Coping with the pressure as a health worker during COVID


Even before the pandemic, being a healthcare worker was one of the most emotionally demanding jobs. According to a 2019 survey, five out of the top ten most stressful jobs were in the healthcare field: surgeon, nurse, paramedic, anaesthesiologist, and physician. Of course, if you are passionate about helping people, these jobs are also incredibly rewarding but, even so, the stress that’s associated with them shouldn’t be neglected. 


Because of the pandemic, the pressure of being a healthcare worker became even tougher, pushing the entire system to its limit. If mental health was a concern in the past, now it’s even more important to understand the negative impact that COVID-19 has had on NHS staff and explore healthy ways of coping with the pressure.

Why does the COVID-19 crisis put a strain on the mental well-being of healthcare workers?

From the first wave in the spring of 2020, the COVID-19 pandemic has had a quick evolution, and the exponential growth of confirmed cases took the public healthcare system by surprise. From an organisational standpoint, healthcare workers were faced with new challenges that increased workplace stress, at times causing chaos:


  • Insufficient personal protective equipment (PPE) in the first days of the pandemic 
  • Lack of testing for healthcare staff 
  • Unclear protocols regarding the treatment of COVID patients and providing remote care 
  • At the same time, the huge influx of patients who needed treatment forced healthcare staff to take on new roles, or work much more than usual, which caused negative feelings: 
  • Longer working hours affected the work-life balance of healthcare staff, which led to an increase in chronic fatigue and burnout rates. 
  • Many workers had to isolate themselves from friends and family because they were at a higher risk of contracting the virus.
  • At times, healthcare workers had to take difficult, morally challenging decisions, which triggered feelings of guilt and doubt.
  • Dealing with more patients in critical condition on a daily basis, combined with all the other stress factors, has led to a sharp increase in mental health issues during the pandemic. One study found that one-third of NHS workers are facing high levels of distress and up to 52% of them have experienced systems of anxiety, depression, even PTSD. The most vulnerable group seem to be nurses (76% of registered NHS nurses have reported worsening mental health) and paramedics, EMTs, and first responders.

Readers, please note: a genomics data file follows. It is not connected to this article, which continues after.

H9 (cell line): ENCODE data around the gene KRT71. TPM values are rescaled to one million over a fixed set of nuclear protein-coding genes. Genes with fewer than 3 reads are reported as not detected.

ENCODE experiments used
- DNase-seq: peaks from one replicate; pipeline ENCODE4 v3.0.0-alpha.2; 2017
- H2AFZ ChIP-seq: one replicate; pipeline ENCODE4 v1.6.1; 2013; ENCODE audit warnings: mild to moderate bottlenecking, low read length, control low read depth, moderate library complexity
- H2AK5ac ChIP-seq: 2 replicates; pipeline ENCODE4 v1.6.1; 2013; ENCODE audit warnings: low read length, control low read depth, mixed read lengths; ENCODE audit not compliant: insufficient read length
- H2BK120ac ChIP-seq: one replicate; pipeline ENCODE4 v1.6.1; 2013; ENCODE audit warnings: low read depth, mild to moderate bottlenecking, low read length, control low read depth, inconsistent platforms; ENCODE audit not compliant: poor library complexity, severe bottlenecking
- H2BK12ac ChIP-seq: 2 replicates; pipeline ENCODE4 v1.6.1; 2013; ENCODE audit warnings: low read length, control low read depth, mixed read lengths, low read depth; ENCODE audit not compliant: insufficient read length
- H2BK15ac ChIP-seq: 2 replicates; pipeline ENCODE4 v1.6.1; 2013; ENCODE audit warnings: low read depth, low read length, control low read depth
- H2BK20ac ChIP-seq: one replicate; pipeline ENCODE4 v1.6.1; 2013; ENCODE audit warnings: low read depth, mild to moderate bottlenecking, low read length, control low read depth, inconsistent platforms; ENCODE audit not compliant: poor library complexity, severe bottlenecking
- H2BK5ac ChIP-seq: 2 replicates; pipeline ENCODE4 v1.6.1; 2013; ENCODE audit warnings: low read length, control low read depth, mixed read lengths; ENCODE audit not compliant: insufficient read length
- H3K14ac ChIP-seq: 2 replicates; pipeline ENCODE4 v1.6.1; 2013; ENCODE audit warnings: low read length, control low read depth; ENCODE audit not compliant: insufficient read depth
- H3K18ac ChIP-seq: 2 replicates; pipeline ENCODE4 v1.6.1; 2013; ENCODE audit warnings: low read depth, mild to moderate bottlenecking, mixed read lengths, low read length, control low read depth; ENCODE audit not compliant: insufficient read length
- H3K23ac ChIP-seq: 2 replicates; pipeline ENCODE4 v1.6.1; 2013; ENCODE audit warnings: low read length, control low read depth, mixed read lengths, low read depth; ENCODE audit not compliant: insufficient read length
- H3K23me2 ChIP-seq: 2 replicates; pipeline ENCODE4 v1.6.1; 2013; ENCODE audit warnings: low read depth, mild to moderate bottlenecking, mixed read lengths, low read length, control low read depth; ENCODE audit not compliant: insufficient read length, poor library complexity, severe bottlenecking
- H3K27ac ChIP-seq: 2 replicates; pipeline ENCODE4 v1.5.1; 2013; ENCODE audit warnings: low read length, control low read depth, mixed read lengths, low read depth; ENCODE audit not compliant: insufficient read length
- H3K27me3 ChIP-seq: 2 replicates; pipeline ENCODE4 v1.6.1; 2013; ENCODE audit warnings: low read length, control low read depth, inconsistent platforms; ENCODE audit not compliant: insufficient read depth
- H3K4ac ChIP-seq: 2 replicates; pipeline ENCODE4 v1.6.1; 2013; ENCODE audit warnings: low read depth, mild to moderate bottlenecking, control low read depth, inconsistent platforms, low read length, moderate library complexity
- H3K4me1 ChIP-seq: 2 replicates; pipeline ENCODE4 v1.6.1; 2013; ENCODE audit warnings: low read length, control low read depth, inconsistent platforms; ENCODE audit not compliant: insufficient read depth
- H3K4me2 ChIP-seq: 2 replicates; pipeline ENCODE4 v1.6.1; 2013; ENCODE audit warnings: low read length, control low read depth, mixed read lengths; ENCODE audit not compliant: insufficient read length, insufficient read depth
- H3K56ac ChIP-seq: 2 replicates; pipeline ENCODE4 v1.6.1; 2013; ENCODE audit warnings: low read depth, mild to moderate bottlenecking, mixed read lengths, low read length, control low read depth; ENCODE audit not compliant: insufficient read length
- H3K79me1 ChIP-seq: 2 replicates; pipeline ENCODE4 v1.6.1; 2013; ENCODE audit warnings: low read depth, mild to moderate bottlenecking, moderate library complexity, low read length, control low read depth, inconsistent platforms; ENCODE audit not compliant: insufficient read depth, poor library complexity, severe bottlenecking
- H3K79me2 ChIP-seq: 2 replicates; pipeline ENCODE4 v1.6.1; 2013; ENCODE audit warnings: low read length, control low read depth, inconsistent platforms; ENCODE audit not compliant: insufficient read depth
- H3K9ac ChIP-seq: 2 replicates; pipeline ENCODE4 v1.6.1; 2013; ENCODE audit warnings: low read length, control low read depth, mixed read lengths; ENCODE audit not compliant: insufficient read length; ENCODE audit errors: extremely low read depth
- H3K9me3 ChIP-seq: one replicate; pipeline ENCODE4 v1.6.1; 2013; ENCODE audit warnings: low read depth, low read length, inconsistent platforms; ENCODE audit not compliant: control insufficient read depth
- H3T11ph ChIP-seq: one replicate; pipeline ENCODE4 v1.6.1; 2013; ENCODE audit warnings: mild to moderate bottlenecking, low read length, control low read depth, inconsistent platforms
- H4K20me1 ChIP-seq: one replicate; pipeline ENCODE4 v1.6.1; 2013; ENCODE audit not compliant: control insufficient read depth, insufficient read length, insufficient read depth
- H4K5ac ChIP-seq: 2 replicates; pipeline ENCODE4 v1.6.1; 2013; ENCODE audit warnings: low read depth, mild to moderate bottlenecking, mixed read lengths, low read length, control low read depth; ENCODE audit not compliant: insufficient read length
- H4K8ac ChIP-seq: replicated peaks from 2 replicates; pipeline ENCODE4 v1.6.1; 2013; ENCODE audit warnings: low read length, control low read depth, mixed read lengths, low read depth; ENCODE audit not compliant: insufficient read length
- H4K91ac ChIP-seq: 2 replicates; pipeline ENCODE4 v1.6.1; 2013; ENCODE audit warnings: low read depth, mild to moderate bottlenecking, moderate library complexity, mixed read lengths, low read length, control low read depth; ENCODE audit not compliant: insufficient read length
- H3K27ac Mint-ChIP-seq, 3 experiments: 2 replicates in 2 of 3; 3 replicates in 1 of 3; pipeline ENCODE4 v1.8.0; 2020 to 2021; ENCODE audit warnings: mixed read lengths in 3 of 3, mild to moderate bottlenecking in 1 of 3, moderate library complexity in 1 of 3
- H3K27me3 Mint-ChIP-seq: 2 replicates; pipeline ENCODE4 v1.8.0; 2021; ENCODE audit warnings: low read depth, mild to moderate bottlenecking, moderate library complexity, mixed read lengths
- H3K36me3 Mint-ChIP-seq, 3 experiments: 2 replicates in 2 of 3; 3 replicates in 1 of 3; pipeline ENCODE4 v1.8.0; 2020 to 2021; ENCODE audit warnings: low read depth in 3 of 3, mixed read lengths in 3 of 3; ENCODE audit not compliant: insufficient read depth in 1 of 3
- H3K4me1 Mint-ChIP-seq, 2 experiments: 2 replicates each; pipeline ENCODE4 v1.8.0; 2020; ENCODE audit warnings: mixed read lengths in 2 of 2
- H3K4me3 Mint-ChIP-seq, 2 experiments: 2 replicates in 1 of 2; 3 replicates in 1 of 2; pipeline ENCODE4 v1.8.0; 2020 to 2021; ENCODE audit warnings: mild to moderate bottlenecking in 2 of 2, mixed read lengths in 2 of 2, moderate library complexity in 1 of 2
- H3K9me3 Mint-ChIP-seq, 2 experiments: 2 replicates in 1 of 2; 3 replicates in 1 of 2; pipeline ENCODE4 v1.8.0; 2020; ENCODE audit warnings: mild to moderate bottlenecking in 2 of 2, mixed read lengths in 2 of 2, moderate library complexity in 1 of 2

• Healthcare workers who were experiencing mental health issues before the pandemic reported worsening symptoms. 

What can healthcare workers do to cope with the pressure of COVID-19?

During trying times, you may experience symptoms such as: 


  • Tiredness and burnout 
  • Irritability 
  • Trouble sleeping 
  • Lack of appetite
  • Feelings of anxiety and nervousness 
  • Lack of motivation, feeling powerless 
  • Difficulty focusing 

These are all side-effects of stress, and, as much as your job dictates you to care about the wellbeing of others, you shouldn’t neglect them. Helping others starts with helping yourself, so don’t sweep these symptoms under the rug because they can become more serious in the long run. 


In normal circumstances, stressful times can be overcome with the support of friends and family, but these are unprecedented times, and social distancing guidelines call for caution. 


These strategies can help you manage the pressure and enhance your mental resilience: 


  • Talk to your co-workers and supervisors. You are not alone in dealing with pressure. Your colleagues may be experiencing the same struggle, and talking openly about how current events have affected your life can help you feel better. 
  • Ask about mental health resources where you work. The NHS has initiated several initiatives for frontline workers, and you may be able to receive professional support at the workplace. 
  •  Acknowledge that you have an invaluable contribution in a time of crisis. You have helped save many lives, at times with limited resources, and your efforts have not been in vain. 
  • Talk to a professional counsellor. They can help you understand how you react to pressure, control stress, and develop healthy coping mechanisms. If going to in-person therapy sessions is not possible, you can try online counselling, which has proven to be just as effective. 
  • Accept the things that do not depend on you and that you have no control over. Dealing with irritable patients and worried families can make you take personal responsibility for things that are out of your control, so it’s important to separate the two. 
  • Boost your sense of control by creating a daily routine and sticking to it. At work, things can become chaotic, so having at least a simple routine when you get home can help you feel calmer and more in control. 
  • Avoid unhealthy coping mechanisms. Drinking, smoking, gambling, impulse buying and compulsive shopping can release endorphins and make you feel better, but the satisfaction is short-lived and may lead to bigger problems down the line. 
  • Find healthy ways to relieve stress. Stress is inevitable in the healthcare field, but you can manage it in healthy ways. Whenever you have the time, no matter if it’s just for a few minutes, do the things that you know relax you: have a hot bath, read a book, meditate, watch YouTube videos, hop on a video call with your loved ones, or any other hobby that relaxes you. 
  • Eat healthy and exercise.
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